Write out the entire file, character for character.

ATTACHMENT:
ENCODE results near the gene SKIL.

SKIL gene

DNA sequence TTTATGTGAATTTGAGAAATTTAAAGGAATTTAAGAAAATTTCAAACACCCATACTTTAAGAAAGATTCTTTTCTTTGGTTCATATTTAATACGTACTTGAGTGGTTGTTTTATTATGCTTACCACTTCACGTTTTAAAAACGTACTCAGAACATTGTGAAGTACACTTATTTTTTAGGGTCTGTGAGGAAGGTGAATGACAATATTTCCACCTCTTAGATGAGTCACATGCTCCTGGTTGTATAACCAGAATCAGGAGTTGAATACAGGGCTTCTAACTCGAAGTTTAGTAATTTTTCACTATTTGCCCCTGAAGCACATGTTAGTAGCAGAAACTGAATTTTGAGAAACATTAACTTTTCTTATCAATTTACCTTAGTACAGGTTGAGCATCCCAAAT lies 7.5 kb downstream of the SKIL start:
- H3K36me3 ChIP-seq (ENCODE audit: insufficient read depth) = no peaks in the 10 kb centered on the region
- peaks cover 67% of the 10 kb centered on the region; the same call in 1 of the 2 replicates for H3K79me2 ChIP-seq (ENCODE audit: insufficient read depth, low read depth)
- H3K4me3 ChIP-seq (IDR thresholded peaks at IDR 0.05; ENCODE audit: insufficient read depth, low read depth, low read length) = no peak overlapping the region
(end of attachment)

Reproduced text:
ENCODE results near the gene SKIL.

SKIL gene

DNA sequence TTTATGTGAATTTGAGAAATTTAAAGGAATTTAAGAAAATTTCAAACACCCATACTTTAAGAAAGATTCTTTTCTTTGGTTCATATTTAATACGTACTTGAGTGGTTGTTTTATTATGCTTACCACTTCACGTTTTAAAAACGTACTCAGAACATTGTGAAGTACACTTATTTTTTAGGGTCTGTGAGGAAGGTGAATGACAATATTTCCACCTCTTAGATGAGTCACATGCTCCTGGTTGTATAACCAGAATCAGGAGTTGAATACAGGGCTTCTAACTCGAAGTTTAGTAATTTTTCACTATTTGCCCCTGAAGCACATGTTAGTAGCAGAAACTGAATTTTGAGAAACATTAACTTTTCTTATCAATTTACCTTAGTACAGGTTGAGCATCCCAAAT lies 7.5 kb downstream of the SKIL start:
- H3K36me3 ChIP-seq (ENCODE audit: insufficient read depth) = no peaks in the 10 kb centered on the region
- peaks cover 67% of the 10 kb centered on the region; the same call in 1 of the 2 replicates for H3K79me2 ChIP-seq (ENCODE audit: insufficient read depth, low read depth)
- H3K4me3 ChIP-seq (IDR thresholded peaks at IDR 0.05; ENCODE audit: insufficient read depth, low read depth, low read length) = no peak overlapping the region